Hello all. I'm a college grad and a former missionary who once was quite convinced God was real and was helping me. After I got back, as I thought about what I really believed and what I'd experienced, I saw that, while God could be there, I had never seen anything happen differently from what would happen if there was no God. Since then, I spent a lot of time keeping to myself, and not really researching the issue because I was afraid what I would find.

It's been a slow process of reading more atheist blogs, coming to terms with what I really believe, and now posting on a forum for the first time. I want so badly to talk to someone in real life, but everyone I know would try to help me back into the faith. I don't really have many friends and I'm very shy so it's hard to meet people.

I have all these reasons that I say I turned away from my faith -- I've never seen evidence of a god, the bible is illogical and inconsistent, religious people don't seem more moral or more happy than anyone else, prayer doesn't work, what about creationism and biblical anti-gay teaching? But I'm not necessarily happy at getting free, or angry at what I used to believe. I feel like other atheists I've read about who called their deconversion "like getting a painful divorce."I still don't know what I believe. I'm half afraid that if I come out to my real-life friends, all these good reasons will sound dumb when I say them out loud. Most of them really believe in miracles, you know. I'm just looking for some support. I'm in the middle of Iowa about two hours away from the nearest good atheist group, from what I can tell. I want to know that what I'm going through is normal and expected, or hear how others have made it through this same kind of issue.

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I totally agree. I definitely grieved. And, sometimes, I still do because it's like my family has that dead loved one stuffed and sitting in his old chair in the living room. They can't accept he's gone! lol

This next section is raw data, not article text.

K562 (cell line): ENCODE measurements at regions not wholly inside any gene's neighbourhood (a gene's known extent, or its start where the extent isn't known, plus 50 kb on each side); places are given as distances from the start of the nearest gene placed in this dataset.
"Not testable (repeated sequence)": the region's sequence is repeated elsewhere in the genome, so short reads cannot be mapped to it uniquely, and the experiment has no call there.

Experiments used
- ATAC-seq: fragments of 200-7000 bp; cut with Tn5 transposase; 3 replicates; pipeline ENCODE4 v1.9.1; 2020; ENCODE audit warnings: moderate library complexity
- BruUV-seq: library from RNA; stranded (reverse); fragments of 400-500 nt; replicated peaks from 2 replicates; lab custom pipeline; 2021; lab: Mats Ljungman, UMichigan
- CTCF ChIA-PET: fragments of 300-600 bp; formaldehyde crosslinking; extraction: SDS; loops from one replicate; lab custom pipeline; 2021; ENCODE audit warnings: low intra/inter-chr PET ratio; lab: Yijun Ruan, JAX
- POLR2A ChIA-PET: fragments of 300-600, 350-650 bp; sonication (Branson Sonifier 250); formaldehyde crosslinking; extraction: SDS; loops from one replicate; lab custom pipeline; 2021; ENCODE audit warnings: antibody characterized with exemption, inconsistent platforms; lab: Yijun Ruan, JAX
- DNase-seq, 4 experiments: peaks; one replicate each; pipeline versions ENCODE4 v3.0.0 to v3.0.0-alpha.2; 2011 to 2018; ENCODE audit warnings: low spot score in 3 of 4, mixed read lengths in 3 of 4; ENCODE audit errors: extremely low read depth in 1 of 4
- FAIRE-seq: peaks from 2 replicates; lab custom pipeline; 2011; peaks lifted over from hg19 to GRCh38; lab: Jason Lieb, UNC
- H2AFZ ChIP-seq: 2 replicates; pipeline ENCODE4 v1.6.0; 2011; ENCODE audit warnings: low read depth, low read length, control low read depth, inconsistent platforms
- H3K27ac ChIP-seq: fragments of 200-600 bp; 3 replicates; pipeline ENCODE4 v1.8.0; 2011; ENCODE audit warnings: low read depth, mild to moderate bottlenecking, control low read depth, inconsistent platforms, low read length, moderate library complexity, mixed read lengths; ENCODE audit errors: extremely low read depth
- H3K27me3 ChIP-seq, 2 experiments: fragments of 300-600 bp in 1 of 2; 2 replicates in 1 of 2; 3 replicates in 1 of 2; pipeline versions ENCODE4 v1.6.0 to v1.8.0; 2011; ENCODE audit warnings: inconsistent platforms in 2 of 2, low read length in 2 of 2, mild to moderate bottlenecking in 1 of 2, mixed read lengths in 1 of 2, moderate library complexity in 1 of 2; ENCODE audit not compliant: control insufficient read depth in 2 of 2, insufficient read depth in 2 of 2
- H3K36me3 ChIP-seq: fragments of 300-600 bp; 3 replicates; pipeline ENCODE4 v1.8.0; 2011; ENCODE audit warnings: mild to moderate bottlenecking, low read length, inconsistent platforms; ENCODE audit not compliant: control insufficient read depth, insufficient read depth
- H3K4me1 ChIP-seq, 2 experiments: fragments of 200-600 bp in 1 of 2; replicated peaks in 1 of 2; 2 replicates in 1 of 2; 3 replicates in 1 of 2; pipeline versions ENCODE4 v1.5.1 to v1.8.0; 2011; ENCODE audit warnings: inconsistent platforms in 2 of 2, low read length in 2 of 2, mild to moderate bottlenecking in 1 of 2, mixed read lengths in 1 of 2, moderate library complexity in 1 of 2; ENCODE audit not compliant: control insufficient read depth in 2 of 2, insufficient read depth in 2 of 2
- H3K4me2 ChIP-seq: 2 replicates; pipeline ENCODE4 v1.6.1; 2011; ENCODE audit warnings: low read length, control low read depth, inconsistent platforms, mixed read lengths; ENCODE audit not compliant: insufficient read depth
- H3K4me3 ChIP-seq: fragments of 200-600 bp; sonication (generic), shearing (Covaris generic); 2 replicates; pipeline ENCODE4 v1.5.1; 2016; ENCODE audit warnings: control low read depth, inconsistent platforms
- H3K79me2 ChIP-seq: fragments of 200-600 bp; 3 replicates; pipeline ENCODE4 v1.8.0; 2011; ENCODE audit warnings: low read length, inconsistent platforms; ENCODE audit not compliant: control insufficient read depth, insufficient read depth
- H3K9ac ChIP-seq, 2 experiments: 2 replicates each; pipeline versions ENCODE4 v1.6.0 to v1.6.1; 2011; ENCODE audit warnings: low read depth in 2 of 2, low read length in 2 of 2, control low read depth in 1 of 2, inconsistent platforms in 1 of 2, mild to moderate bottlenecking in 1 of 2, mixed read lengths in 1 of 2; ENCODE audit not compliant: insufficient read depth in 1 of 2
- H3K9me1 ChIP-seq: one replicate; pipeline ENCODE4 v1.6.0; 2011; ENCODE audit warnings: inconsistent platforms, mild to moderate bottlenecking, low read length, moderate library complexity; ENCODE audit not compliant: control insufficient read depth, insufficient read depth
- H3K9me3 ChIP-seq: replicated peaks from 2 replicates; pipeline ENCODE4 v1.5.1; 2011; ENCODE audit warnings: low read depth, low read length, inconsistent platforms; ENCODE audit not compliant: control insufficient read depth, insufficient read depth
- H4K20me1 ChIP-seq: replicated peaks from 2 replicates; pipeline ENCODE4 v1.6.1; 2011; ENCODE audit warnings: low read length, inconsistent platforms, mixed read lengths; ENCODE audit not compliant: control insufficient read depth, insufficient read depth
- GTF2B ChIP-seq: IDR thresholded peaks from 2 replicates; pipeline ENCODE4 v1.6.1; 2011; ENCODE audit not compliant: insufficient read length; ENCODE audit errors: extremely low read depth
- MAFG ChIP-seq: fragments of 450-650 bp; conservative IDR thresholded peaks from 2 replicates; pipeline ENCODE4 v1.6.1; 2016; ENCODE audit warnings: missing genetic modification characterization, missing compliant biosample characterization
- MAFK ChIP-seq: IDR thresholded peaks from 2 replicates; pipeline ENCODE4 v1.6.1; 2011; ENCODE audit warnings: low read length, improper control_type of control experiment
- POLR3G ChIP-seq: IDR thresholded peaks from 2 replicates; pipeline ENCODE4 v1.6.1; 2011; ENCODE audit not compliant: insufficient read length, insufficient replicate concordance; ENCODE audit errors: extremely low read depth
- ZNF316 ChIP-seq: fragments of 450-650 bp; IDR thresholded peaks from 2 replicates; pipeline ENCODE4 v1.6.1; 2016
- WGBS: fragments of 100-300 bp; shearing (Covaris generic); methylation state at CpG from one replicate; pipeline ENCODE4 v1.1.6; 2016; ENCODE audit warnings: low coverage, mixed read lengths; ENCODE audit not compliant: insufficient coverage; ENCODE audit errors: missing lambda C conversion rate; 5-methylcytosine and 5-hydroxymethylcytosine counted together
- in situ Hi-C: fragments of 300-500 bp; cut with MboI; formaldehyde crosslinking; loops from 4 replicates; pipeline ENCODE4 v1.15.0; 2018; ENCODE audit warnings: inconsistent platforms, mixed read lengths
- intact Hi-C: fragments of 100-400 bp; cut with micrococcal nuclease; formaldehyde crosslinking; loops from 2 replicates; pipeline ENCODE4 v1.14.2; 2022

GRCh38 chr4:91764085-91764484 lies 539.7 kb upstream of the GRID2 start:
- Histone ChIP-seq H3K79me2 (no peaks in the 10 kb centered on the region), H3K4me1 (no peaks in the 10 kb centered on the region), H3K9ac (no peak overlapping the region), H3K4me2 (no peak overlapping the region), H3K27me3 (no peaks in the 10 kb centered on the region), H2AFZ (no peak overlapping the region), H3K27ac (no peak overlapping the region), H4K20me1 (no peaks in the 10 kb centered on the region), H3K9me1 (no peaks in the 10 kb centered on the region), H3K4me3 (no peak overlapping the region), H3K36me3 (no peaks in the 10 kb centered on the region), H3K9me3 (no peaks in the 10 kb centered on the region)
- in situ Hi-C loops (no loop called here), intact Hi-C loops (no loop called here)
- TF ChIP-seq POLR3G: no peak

For me it was frightening because part of my deconversion process involved temporarily suspecting Jesus himself was the anti-Christ... but believing that, if I was wrong, was like tempting God to strike me dead with lightening. HA!

When I began reading 'Who Wrote the Bible' I actually hid in the back of the library, fearing someone might see me with it.  I got this sick feeling as I realized the bible was a book, that it had been edited, and also that no one I knew ever questioned whence it came.  A few times I felt like I was being transported to another earth, and maybe when I walked out of the back of the library everyone would be gone and I would find my curse was to be left completely alone.

<hugs to both of you>

" I believe that loss of faith requires conscious mourning for healing to occur."

While not universally true, this seems to be the case most of the time. I was devout. Honest!! So I don't know why I never went through any mourning. My deconversion was gradual. I couldn't even say when I definitively accepted that God was a delusion.

But I'm realizing that I need to be more sensitive to people like Physeter. My glib, "it's easy", while it was meant to minimize pain, may not be particularly helpful.

I remember when I checked "God is not Great" out of the library. I held the book upside down so no one could see the title.